In the southeastern U.S., repeatedly replanted peach orchards result in trees that are like sitting ducks for soilborne pathogens.
Most growers plant on Guardian rootstocks, which were bred by the U.S. Department of Agriculture to be resistant to peach tree short life. However, they are susceptible to Armillaria — the wood decay fungus that today poses a major economic threat and is the focus of research and breeding efforts across a variety of growing regions and crops.
“Ultimately, what we want is to have Guardian with armillaria tolerance,” said Ksenija Gasic, Clemson University’s peach breeder and the leader of a multistate research team that recently received a $5 million grant from the USDA’s Specialty Crop Research Initiative (SCRI) to focus on armillaria root rot solutions. The team includes researchers in the Southeast, where the disease costs peach producers about $8 million in lost production every year; in Michigan, where it poses a threat to tart cherry production; and in California, where it impacts almonds and peaches.
“Right now, peach trees are dying at 6 or 7 years old, which is the peak of production when growers should start to get their money back,” Gasic said. She’s focused on the long-term solution that would come from resistant rootstocks, while colleagues in horticulture and pathology are looking at management strategies to extend the life of orchards on infected soil, such as growing trees on berms and then excavating the soil around the root crown to slow the progression of the root damage.
Each region deals with a different species in the Armillaria genus, all of which can lurk in root pieces for years after an infected tree is removed, waiting to infect a growing replant. That’s why it’s a particularly serious threat in areas such as South Carolina and Michigan, where suitable farmland is limited.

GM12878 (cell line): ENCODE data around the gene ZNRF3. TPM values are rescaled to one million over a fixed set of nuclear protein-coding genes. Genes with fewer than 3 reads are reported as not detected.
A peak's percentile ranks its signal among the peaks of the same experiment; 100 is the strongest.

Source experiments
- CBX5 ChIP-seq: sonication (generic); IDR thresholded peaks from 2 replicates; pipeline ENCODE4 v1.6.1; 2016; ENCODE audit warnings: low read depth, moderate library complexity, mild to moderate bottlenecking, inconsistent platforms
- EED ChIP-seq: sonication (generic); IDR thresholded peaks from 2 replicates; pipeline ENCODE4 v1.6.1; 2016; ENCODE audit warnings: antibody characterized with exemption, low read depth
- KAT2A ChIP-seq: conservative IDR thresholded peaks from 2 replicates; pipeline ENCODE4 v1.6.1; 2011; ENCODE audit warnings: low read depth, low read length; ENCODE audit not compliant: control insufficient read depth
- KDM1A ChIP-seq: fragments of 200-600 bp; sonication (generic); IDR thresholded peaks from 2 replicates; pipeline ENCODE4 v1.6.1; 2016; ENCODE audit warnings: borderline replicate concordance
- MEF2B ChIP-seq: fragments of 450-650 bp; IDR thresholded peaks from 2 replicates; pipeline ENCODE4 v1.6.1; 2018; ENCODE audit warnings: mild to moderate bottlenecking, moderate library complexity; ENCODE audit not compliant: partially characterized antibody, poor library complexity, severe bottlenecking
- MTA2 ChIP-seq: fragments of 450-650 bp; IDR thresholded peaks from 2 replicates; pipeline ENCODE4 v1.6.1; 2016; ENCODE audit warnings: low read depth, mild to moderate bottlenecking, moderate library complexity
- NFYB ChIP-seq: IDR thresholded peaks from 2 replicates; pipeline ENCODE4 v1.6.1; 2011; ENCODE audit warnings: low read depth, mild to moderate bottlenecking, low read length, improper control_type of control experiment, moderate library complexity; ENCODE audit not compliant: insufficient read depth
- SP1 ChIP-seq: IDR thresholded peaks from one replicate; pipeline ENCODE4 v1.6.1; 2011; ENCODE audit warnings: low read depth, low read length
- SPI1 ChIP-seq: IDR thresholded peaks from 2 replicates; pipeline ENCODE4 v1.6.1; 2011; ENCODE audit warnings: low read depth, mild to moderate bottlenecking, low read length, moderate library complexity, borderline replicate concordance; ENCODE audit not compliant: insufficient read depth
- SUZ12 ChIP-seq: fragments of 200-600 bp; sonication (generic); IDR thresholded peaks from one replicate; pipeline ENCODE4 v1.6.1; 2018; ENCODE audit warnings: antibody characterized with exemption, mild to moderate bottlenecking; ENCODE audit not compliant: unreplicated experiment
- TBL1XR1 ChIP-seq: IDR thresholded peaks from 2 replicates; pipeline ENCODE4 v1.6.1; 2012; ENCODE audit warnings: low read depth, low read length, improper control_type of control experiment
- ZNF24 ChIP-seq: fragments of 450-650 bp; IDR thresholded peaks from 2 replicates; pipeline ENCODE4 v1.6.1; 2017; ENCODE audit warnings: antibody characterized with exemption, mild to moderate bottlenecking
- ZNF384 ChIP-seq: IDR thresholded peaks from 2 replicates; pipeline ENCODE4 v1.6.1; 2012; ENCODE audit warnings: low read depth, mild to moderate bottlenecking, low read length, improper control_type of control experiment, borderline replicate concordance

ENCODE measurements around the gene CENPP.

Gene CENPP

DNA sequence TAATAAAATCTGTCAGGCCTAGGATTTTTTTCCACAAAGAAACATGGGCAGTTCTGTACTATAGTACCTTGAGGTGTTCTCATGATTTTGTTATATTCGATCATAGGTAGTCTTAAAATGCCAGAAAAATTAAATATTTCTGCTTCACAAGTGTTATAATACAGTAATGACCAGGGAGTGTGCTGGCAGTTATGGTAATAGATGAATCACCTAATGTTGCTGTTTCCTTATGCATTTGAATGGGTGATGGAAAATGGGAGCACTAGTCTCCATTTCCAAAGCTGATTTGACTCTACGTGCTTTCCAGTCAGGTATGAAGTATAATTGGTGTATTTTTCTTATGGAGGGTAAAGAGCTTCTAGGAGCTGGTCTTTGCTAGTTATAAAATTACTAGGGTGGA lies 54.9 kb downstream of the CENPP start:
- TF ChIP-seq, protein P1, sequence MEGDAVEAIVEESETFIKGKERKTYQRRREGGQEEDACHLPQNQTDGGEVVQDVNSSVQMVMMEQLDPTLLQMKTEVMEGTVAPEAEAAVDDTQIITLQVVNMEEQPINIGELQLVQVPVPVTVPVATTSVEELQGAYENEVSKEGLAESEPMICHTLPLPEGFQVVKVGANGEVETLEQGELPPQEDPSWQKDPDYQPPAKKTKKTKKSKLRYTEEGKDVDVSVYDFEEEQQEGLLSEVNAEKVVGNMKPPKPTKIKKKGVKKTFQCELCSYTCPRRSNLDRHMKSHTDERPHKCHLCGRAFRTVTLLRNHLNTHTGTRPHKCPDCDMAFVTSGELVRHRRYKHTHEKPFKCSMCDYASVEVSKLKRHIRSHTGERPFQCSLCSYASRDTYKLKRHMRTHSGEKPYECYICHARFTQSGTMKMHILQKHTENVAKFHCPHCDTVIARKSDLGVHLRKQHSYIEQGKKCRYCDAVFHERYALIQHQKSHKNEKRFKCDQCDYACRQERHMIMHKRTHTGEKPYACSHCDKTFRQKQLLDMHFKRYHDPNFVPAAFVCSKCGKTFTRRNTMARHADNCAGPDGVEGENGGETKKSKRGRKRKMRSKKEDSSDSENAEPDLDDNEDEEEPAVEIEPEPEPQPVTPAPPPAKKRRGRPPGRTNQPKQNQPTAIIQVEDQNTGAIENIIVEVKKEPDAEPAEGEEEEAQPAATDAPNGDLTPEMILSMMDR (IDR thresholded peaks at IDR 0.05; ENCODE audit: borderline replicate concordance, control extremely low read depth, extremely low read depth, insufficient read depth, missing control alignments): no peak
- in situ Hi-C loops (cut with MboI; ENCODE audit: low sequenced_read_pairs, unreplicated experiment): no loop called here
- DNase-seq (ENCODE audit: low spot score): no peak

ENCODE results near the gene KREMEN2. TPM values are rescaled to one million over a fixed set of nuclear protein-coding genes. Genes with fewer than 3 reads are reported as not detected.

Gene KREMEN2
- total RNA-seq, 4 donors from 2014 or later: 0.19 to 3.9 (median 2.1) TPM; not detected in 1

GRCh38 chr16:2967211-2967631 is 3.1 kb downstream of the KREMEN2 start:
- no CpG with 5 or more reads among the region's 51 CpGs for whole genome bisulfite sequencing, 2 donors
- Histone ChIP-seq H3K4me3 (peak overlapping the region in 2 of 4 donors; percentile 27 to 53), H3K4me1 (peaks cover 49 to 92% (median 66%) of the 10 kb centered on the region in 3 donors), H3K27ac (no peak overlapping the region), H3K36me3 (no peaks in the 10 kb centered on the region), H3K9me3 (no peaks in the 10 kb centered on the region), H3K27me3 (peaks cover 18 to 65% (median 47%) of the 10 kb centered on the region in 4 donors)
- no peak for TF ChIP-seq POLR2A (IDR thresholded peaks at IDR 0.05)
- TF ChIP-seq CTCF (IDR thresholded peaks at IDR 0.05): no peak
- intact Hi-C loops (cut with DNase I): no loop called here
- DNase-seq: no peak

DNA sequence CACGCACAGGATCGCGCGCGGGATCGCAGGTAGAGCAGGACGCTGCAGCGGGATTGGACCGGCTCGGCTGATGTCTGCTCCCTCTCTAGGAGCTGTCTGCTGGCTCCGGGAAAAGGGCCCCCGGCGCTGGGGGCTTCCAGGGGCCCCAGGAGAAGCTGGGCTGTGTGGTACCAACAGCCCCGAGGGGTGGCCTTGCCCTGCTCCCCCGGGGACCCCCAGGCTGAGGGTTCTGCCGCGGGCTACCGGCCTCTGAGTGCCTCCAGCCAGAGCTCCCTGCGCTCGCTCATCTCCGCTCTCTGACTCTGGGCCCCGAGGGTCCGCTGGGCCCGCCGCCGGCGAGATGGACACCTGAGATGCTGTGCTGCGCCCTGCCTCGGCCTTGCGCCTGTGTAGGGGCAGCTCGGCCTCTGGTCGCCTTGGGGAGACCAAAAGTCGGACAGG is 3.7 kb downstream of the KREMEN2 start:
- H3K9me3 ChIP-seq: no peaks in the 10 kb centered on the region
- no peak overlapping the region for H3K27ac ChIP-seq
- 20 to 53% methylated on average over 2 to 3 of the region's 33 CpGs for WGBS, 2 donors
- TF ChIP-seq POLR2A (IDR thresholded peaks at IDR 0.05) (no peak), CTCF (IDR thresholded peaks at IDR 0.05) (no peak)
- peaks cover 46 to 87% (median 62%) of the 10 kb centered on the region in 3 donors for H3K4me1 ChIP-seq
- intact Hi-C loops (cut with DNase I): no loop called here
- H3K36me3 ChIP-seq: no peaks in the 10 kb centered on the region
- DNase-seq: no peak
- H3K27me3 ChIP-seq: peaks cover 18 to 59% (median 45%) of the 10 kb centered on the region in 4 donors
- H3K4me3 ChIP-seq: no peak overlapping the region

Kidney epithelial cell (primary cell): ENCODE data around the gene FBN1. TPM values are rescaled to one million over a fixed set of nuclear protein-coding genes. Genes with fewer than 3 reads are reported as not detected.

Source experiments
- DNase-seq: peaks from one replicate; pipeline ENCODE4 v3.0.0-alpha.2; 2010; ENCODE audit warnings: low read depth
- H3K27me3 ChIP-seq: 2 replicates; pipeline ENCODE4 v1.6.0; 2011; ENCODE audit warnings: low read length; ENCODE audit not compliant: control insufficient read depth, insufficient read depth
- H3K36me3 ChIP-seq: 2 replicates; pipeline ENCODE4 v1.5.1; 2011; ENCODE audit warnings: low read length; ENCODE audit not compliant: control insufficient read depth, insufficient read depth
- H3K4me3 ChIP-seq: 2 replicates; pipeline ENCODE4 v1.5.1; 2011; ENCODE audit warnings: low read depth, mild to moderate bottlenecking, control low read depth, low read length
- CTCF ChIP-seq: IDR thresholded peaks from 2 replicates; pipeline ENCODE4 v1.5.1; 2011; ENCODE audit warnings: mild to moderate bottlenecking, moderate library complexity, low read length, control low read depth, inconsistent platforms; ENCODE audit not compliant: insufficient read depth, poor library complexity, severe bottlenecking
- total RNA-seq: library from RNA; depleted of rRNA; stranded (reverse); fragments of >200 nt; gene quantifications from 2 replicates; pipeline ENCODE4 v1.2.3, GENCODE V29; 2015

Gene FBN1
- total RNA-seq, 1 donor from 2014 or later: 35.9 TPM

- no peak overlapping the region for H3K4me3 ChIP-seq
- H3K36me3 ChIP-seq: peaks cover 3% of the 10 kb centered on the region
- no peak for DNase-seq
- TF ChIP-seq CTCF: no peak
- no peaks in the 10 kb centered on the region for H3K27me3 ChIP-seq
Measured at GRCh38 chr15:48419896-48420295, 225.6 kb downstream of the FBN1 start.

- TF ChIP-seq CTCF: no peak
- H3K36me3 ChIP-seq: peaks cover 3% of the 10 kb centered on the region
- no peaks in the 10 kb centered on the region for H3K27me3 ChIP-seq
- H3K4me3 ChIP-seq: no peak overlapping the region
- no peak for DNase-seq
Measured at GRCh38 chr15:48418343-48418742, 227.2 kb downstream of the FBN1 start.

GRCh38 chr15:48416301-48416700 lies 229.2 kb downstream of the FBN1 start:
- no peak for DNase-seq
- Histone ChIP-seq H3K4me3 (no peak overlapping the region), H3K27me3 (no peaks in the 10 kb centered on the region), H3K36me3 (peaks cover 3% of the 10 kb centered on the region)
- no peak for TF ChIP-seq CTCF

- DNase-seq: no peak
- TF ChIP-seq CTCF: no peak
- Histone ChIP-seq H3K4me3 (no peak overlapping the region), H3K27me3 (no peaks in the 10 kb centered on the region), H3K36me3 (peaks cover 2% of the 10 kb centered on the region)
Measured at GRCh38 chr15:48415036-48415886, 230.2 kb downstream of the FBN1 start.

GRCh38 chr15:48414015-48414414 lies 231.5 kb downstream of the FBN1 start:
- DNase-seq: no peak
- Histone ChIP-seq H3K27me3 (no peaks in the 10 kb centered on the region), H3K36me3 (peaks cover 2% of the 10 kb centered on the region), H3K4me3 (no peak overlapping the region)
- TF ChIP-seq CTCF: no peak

“We have some excellent fruit sites along Lake Michigan, but they are limited, and so when they get infected, they can’t replant to cherry,” said Amy Iezzoni, the tart cherry breeder at Michigan State University. “It’s a high priority to the Michigan industry to find solutions. That’s why this SCRI project is so wonderful.”
Putting the gene pool through the gauntlet
The new grant builds on work begun under a multistate block grant in 2017 to evaluate the armillaria susceptibility of all the Prunus accessions in the USDA germplasm collection, Gasic said. Such screening had not previously been done because the pathogen doesn’t reliably grow in potted plants typically used for pathology trials.
“The biggest challenge has been inoculating plants in the greenhouse,” said Kendra Baumgartner, a USDA plant pathologist at the University of California, Davis, and a partner under the new grant. “It’s a wood decay fungus, so it needs woody tissue to survive.”
But new tissue culture techniques have allowed the team to ramp up the research. In her lab, Baumgartner grows the Prunus cuttings in an agar gel she discovered can support both the fungus and root growth. If a selection can grow for a few months under those extremely stressful conditions, it’s worth further evaluation.
Gasic uses that screening approach as the first step in an evaluation gauntlet. But in the agar, the roots never really mature. So, she propagates survivors to ensure there are replicates to test in another technique, growing the plants in a phenolic foam substrate that allows the Prunus roots to mature and then be inoculated with the pathogen. Those that continue to grow well are then sent for analysis under a microscope, so the researchers can verify that in a resistant genotype, the fungus is unable to penetrate the root the way it can in susceptible rootstocks.
“We can see how the Armillaria is lining up on the edge of the root, but something is preventing it from penetrating or clogging,” Gasic said. “This tolerance that we see, it is in vitro. We don’t know what it means in the field yet.”
With this approach, the team has screened 20 samples for each of 81 Prunus selections and confirmed the tolerance in four, which will become breeding parents, producing more seeds to evaluate.